When an artist signs a
record deal--either with an independent or a major label--they should
ALWAYS insist on negotiating minimum clauses in their contract which serve
to ensure their success, protect their finances, and safeguard their career.
These minimum terms could be viewed as "negotiating points" for the artist,
and should be carefully reviewed and examined. As I mentioned in "The Role of
a Producer," points are the negotiating percentages charged by
producers towards the record projects they work on which give that producer a
cut of the profits above and beyond his up-front fee. The more points a
producer receives--which, by the way, he receives even BEFORE the artist
receives a dime--the less likely the artist will begin receiving profits from
the project any time soon. When a new artist is presented a contract, he and
his representatives--manager, attorney, etc.--should see that these minimum
clauses are included, for they serve a similar purpose as the "points"
negotiated by producers. Although these terms are included as ideal clauses to
have inserted in a contract, NOT EVERY ARTIST WILL BE IN THE POSITION TO HAVE THEM INCLUDED! The information is listed to let the
artist know what would, be ideal to have, and to at LEAST seek their
"Cross-Collateralization": Publishing "Cross-collateralization" is the
procedure by which record companies use profits from songs written by the
artist to offset money still owed by the artist from prior RECORD sales. The
songs an artist writes should have no bearing on the profit flow from CD
sales, and no attorney would advise their client to agree to such a matter.
Song writing falls under "publishing" and for purposes of accounting, should
not be mixed with CD sales.
Duration: Most new
artist contracts are for one year, with options to extend it in one- year
increments given to the company and to the artist for up to 4 periods. Options
can also be detrimental to an artist’s career if the company chooses to use
them that way, so it is advisable to seek to limit the options to as few as
possible. You should have at most a contract which grants only two
additional one-year options.
Royalty Rate: A new
artist should not settle for a royalty rate less than 6 to 10 per cent of
sales based on 100 per cent of domestic retail sales. For sales outside the
U.S, this rate should be at least 75% of the domestic rate.
Even the smallest of record companies should spell out how much they intend to
advance the artist for the production of their project. This figure is open
for serious negotiation, but some money should definitely be fronted for
production of the CD and, where applicable, the music videos.
Releases: A contract
should stipulate the minimum number of releases per year, and should also
state how many songs are to be delivered by the artist to the company. Even
with this clause, however, most record companies still insist on having the
right to delay the release for marketing reasons.
constitutes adequate promotion of the artist's material should be detailed.
Promotion also involves allocating the necessary people to do the “legwork” in
promoting the artist’s projects.
Ownership of Masters:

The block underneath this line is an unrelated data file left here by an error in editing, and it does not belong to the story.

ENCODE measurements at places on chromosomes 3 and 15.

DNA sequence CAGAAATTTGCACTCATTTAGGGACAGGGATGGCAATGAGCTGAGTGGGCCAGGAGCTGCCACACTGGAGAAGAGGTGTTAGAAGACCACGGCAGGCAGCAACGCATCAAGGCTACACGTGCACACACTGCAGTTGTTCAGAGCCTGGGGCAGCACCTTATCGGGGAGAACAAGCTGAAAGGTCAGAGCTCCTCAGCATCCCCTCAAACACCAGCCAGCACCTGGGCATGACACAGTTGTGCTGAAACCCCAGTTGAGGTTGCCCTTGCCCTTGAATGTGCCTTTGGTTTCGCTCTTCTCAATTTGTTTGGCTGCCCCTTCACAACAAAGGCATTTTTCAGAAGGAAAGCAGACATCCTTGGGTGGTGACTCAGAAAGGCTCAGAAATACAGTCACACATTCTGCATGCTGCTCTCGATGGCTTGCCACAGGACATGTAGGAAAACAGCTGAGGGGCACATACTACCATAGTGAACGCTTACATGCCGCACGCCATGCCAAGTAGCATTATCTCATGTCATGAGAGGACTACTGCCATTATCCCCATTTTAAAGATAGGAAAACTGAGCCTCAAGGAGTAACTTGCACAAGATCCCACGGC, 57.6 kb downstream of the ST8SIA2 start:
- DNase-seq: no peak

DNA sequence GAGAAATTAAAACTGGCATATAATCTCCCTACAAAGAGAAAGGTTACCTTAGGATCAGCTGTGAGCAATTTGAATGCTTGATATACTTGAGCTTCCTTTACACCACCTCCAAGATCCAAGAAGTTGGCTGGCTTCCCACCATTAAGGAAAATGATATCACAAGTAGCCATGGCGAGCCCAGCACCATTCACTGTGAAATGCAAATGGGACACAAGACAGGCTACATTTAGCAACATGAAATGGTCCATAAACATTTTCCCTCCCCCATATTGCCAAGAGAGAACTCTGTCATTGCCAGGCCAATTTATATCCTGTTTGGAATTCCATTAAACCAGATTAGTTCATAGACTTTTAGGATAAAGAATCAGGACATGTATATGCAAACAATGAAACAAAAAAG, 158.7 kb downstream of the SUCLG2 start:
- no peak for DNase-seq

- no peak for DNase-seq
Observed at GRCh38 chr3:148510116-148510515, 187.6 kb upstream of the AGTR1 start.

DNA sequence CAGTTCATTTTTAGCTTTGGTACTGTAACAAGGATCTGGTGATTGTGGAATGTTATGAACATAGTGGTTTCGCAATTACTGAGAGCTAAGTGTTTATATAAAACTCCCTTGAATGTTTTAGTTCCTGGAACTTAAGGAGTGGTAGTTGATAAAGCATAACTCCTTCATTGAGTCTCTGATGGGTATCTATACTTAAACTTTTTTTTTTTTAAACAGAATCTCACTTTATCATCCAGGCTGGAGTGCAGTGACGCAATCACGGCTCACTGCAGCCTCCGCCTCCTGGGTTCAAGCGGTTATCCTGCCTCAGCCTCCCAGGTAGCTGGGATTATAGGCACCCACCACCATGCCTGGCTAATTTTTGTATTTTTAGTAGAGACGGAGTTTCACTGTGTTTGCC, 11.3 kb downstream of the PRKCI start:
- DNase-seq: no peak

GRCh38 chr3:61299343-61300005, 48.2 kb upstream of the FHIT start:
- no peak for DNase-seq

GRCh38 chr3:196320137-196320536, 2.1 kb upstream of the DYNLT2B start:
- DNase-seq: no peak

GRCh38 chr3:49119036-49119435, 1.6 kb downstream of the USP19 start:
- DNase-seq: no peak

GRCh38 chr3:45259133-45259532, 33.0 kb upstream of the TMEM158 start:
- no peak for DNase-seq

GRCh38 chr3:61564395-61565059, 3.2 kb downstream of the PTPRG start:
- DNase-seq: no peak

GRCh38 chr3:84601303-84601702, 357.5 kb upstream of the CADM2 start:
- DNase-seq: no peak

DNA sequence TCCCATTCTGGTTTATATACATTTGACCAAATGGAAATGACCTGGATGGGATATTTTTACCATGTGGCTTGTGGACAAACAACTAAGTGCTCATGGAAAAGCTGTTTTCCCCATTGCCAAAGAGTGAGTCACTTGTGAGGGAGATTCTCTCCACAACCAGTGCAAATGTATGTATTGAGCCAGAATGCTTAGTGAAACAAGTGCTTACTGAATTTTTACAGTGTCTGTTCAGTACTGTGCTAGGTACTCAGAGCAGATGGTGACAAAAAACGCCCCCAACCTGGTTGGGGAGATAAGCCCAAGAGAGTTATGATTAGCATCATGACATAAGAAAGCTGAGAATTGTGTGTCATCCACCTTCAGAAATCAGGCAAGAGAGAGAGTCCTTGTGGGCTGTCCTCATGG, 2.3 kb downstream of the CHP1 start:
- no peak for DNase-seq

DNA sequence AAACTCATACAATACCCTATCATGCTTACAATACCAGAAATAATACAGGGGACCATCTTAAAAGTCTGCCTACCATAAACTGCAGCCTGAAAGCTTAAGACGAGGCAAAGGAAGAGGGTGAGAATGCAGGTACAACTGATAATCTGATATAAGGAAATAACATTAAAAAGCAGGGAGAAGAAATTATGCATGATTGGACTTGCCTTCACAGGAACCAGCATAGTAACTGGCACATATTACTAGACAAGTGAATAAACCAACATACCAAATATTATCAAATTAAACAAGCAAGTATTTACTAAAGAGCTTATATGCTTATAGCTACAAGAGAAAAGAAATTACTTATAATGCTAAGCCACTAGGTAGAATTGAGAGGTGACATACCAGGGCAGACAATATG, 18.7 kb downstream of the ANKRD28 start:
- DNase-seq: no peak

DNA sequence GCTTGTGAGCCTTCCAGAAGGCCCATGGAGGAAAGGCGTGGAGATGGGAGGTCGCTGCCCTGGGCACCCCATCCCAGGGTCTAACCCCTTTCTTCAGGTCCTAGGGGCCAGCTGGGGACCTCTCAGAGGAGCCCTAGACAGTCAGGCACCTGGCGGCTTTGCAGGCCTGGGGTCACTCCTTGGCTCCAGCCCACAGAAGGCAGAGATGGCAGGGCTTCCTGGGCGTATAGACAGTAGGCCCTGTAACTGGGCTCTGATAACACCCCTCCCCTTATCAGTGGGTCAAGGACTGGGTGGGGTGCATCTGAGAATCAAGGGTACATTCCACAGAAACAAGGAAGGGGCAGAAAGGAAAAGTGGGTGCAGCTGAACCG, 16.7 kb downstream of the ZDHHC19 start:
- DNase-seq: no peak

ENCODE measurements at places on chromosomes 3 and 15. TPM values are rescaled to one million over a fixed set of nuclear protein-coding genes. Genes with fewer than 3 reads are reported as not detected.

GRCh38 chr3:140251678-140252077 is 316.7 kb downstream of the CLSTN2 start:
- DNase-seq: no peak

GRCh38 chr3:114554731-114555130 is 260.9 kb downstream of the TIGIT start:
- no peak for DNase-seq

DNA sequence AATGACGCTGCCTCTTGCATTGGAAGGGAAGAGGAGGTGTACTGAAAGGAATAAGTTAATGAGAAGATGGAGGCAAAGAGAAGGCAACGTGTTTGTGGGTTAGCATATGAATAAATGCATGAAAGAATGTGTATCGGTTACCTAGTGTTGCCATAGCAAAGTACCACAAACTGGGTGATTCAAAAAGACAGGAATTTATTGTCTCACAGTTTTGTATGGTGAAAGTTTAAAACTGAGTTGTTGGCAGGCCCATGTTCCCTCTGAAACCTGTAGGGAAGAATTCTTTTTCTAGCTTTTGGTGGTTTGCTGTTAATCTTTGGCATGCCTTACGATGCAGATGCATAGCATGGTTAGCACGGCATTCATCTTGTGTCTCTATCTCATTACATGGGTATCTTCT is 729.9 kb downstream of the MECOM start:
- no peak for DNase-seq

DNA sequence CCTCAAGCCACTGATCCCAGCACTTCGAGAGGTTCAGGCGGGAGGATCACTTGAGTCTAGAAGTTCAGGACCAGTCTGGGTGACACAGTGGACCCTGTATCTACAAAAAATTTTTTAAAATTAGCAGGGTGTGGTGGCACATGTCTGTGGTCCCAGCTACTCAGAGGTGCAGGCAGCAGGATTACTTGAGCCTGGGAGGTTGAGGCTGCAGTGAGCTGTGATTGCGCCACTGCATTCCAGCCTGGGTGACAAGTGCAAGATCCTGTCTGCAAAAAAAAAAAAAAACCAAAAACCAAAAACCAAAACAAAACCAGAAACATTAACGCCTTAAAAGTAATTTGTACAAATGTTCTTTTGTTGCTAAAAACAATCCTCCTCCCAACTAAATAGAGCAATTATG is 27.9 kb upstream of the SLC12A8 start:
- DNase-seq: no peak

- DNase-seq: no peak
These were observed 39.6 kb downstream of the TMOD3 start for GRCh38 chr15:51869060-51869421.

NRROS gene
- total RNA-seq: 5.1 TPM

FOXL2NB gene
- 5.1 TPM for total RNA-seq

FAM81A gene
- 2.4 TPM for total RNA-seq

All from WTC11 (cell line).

During the term of the contract, the record company normally owns the master
recordings of the artist’s songs. What should be included, however, is how
ownership will revert back to the artist if and when the artist no
longer records for the label. Having this “recapture clause” included in your
contract IS VERY IMPORTANT for an artist's catalog has the
potential of making money for generations to come if that artist ever becomes
Some record labels try and persuade their artists to sign over publishing
rights to songs the artist writes to a publishing company owned by or
affiliated with the label. When at all possible, artists should attempt to
enter into a co-publishing deal, thereby earning money as a songwriter AND
publisher from the revenue of the songs. At the very least, an artist signed
also as a writer should negotiate a deal that terminates BOTH contracts
in the event that either of the deals ends. For instance, if the record deal
ends, the artist should contractually have it stated that his publishing deal
ends on the same day. This is called a “co-terminus” agreement.
Right to Audit: The
artist should be allowed to examine the accounting statements of the record
company at LEAST twice a year to ensure all royalties and costs charged to the
artist are correct. This has become a hot button issue over the past few years
when it was discovered that many of the major labels had “forgotten” to
forward royalties to artists like Willie Nelson, New Edition, Tom Jones, and
others. These royalties owed ranged from a few hundred to tens of thousands
and even HUNDREDS of thousands of dollars.
Even after the labels were
caught in their “creative” accounting practices and forced to pay the
royalties, they still came out ahead for they did not have to pay the artists
any of the interest the money earned after sitting, in some cases, for nearly
15 years in a bank!
For this reason, artists
need to be ever vigilant over the accounting practices of their labels and
demand to see the books in a timely fashion.
constitutes a breach or default in the agreement by either party should be
spelled out, as well as what remedies are available to correct them.
Assignment: How, why,
and when may the record company assign the contract to another entity? In
recent years, mergers in the music industry have become commonplace. Although
many new artists may not have the clout to contest the proposed merger of
their company, it is still worth a shot to negotiate a provision which would
allow the artist some input into the deal.
Since every situation listed
here will not apply to every artist in every way, please seek professional
consultation as to the specifics of your contract.